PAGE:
12. The method of claim 11, further comprising selecting the non-linear elements to be frequency doublers.
13. The method of claim 12, further comprising re-directing each of said pulses traveling through said optical channels into a common optical path.
14. The method of claim 13, further comprising detecting said pulses along said common optical path.
15. The method of claim 14, wherein said detecting step further comprises utilizing a photo-electric detector to detect said pulses.
Description
RELATED APPLICATIONS

The present application claims priority to a provisional application having a Ser. No. 60/385,368, filed on Jun. 3, 2002, and herein incorporated by reference.

BACKGROUND OF THE INVENTION

The present invention relates to systems and methods for distributing radiation among a plurality of optical channels, and more particularly, to such systems and methods that more efficiently distribute light among optical channels containing non-linear optical elements.

In many modern optical systems, such as fiber-based telecommunications networks and optical interferometers, an input optical signal from a light source is typically split among multiple channels containing non-linear optical elements to drive these elements. These multiple channels then operate in parallel to provide increased capability according to the design of the systems. Such systems often suffer from errors induced by low signal levels in these optical channels as a result of the characteristics of the non-linear optical elements, e.g., relatively low conversion efficiency, and the reduction in light intensity in each channel relative to the original light intensity before its split among the channels. These limitations force system designers to increase the cost and complexity of the detector systems that receive the output signals from the non-linear optical elements.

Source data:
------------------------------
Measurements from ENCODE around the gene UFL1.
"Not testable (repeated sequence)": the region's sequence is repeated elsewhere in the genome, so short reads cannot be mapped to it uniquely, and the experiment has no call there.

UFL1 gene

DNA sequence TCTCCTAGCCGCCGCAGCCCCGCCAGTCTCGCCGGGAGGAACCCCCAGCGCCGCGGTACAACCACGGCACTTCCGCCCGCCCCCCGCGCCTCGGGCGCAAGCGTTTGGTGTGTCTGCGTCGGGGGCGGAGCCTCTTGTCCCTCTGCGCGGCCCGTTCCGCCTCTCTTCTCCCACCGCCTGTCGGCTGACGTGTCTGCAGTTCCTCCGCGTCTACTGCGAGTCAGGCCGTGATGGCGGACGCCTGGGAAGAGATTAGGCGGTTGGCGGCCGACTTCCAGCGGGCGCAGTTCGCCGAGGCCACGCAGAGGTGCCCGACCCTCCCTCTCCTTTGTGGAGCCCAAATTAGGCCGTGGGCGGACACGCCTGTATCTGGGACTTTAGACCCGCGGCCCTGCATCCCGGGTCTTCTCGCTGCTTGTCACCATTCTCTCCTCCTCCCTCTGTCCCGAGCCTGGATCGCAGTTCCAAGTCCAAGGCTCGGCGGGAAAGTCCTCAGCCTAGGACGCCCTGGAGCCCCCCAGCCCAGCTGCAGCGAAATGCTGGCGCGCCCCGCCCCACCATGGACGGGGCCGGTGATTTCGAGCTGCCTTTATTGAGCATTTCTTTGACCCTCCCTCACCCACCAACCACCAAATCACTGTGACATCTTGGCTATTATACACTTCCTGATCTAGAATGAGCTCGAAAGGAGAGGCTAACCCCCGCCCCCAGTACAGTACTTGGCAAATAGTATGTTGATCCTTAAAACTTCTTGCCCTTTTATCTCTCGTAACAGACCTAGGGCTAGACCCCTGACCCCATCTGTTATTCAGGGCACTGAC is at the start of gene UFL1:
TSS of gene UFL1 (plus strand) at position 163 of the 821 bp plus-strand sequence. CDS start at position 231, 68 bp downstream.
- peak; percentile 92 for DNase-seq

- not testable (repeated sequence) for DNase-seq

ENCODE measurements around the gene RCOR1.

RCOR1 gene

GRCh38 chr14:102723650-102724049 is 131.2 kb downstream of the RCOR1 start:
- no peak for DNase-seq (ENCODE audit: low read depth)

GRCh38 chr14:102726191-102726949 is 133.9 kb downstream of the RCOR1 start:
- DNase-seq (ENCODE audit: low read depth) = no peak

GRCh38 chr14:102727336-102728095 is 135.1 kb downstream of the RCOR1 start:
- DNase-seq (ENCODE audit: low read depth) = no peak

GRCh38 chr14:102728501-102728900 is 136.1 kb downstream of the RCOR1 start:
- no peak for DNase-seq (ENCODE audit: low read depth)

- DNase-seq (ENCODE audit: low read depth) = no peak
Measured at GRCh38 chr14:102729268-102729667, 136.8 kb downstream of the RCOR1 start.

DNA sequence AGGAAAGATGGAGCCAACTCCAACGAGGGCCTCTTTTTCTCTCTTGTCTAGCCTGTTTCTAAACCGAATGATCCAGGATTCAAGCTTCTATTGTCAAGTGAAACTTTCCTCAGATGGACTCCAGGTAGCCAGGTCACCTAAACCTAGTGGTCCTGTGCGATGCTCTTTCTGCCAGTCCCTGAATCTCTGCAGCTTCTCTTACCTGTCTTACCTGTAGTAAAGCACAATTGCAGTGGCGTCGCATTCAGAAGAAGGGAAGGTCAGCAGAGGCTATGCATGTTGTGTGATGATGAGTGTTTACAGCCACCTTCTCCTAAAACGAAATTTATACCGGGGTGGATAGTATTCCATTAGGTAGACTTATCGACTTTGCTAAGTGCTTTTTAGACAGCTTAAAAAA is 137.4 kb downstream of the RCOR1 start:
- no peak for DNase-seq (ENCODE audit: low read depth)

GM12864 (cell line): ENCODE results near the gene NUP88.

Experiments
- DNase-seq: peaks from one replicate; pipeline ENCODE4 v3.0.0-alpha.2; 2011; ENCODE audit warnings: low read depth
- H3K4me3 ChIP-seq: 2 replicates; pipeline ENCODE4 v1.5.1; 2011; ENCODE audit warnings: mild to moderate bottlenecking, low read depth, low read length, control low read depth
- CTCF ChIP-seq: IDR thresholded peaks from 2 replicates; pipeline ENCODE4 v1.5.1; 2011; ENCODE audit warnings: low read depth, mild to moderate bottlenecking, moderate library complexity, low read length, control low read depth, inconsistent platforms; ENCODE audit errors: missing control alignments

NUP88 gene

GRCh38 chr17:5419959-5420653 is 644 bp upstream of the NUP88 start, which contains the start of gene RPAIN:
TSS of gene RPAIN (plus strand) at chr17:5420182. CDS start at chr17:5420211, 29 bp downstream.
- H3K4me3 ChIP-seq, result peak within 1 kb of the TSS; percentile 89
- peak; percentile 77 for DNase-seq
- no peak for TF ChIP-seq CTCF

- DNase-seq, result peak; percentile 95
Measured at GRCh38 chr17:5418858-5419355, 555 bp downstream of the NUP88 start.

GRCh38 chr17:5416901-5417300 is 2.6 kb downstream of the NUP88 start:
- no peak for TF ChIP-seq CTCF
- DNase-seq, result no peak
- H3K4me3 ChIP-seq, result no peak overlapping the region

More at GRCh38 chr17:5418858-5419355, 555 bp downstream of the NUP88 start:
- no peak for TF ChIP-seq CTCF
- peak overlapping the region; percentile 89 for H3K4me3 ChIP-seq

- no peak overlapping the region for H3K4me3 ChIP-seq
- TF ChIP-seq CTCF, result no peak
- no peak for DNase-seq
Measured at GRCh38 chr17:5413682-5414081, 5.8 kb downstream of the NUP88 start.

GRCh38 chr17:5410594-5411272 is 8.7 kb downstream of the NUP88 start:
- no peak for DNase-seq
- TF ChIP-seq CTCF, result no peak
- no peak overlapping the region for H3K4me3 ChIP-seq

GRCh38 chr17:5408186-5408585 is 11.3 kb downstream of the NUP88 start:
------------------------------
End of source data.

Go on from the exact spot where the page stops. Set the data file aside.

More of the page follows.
As exemplary illustration of the shortcomings of such prior art systems, FIG. 1 schematically depicts such a prior art system having a light source 10 that emits a beam of light 12 that, for sake of illustration, is assumed to contain one unit of peak optical power. A beam splitter arrangement 14 divides the source beam 12 into multiple intermediate beams 16 a, 16 b, 16 c, and 16 d, herein collectively referred to as intermediate beams 16. Any single intermediate beam 16 contains a peak optical power that is 1/N times less than the peak optical power in the source beam 12, where N is the number of intermediate beams, here shown as four. The multiple intermediate beams 16 in turn drive multiple optical channels 18, which include non-linear elements 20, output beams 22 and optics 24 that receive the output beams 22.

Let us now examine the action within a single channel. The intermediate beam 16 a contains a peak optical power that is significantly less than the peak power in the source beam 12. This can result in the non-linear optical module 20 a delivering an output beam 22 a to the receiving optics 24 a that is significantly lessened relative to the case where the full power of the source beam 12 is supplied to the non-linear element 20 a. To further illustrate this point, consider the non-linear element 20 a to be a harmonic doubling crystal that can provide an output beam 22 a having a peak optical power that is proportional to the square of the peak power of the intermediate beam 16 a. Hence, the peak power of the output beam 22 a will be (1/N)2 times lower than that obtained in an arrangement in which the undivided source beam 12 drives the non-linear element 20 a.

Further examples of such limitations of prior art systems can be found in contemporary systems for performing optical interferometry. Distance-measuring interferometers (DMI) have many industrial uses, such as positioning wafers in photolithography systems during the production of integrated circuits. For example, multiple DMI beams are typically used to measure the position and rotation angles of a stage on which a silicon wafer resides. One of the most important sources of error in DMI subsystems relates to variations in the refractive index of the air caused by atmospheric disturbances (pressure and temperature fluctuations).